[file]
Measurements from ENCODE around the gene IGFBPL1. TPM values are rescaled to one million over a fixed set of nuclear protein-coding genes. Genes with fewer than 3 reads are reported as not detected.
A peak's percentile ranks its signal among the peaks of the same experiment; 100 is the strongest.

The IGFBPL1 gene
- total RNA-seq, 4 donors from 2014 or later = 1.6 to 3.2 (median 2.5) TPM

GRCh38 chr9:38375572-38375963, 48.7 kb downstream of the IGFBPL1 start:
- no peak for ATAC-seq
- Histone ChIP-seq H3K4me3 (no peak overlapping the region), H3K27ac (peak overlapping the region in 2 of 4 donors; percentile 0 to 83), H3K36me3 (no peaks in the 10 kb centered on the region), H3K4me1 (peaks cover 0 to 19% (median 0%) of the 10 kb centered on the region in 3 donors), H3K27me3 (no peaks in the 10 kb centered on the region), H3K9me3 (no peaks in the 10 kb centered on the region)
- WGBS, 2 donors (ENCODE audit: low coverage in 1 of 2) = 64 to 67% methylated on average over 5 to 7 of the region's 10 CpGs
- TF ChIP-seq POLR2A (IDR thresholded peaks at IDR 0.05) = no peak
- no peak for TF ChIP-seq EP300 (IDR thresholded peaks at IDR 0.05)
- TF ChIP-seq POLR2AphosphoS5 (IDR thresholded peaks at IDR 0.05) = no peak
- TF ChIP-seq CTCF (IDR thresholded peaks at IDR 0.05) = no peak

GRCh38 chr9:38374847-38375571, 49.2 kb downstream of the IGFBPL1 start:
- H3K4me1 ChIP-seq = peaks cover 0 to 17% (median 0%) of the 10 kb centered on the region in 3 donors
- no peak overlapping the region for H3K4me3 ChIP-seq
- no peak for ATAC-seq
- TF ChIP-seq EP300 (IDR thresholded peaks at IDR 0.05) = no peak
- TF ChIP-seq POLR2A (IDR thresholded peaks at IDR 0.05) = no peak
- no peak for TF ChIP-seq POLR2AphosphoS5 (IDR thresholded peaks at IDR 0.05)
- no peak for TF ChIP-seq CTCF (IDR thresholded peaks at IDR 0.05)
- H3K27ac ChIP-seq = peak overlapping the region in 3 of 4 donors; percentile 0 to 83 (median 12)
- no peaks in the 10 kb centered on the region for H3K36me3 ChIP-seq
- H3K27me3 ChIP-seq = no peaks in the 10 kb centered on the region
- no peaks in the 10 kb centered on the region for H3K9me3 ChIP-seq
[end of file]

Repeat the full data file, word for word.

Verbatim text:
Measurements from ENCODE around the gene IGFBPL1. TPM values are rescaled to one million over a fixed set of nuclear protein-coding genes. Genes with fewer than 3 reads are reported as not detected.
A peak's percentile ranks its signal among the peaks of the same experiment; 100 is the strongest.

The IGFBPL1 gene
- total RNA-seq, 4 donors from 2014 or later = 1.6 to 3.2 (median 2.5) TPM

GRCh38 chr9:38375572-38375963, 48.7 kb downstream of the IGFBPL1 start:
- no peak for ATAC-seq
- Histone ChIP-seq H3K4me3 (no peak overlapping the region), H3K27ac (peak overlapping the region in 2 of 4 donors; percentile 0 to 83), H3K36me3 (no peaks in the 10 kb centered on the region), H3K4me1 (peaks cover 0 to 19% (median 0%) of the 10 kb centered on the region in 3 donors), H3K27me3 (no peaks in the 10 kb centered on the region), H3K9me3 (no peaks in the 10 kb centered on the region)
- WGBS, 2 donors (ENCODE audit: low coverage in 1 of 2) = 64 to 67% methylated on average over 5 to 7 of the region's 10 CpGs
- TF ChIP-seq POLR2A (IDR thresholded peaks at IDR 0.05) = no peak
- no peak for TF ChIP-seq EP300 (IDR thresholded peaks at IDR 0.05)
- TF ChIP-seq POLR2AphosphoS5 (IDR thresholded peaks at IDR 0.05) = no peak
- TF ChIP-seq CTCF (IDR thresholded peaks at IDR 0.05) = no peak

GRCh38 chr9:38374847-38375571, 49.2 kb downstream of the IGFBPL1 start:
- H3K4me1 ChIP-seq = peaks cover 0 to 17% (median 0%) of the 10 kb centered on the region in 3 donors
- no peak overlapping the region for H3K4me3 ChIP-seq
- no peak for ATAC-seq
- TF ChIP-seq EP300 (IDR thresholded peaks at IDR 0.05) = no peak
- TF ChIP-seq POLR2A (IDR thresholded peaks at IDR 0.05) = no peak
- no peak for TF ChIP-seq POLR2AphosphoS5 (IDR thresholded peaks at IDR 0.05)
- no peak for TF ChIP-seq CTCF (IDR thresholded peaks at IDR 0.05)
- H3K27ac ChIP-seq = peak overlapping the region in 3 of 4 donors; percentile 0 to 83 (median 12)
- no peaks in the 10 kb centered on the region for H3K36me3 ChIP-seq
- H3K27me3 ChIP-seq = no peaks in the 10 kb centered on the region
- no peaks in the 10 kb centered on the region for H3K9me3 ChIP-seq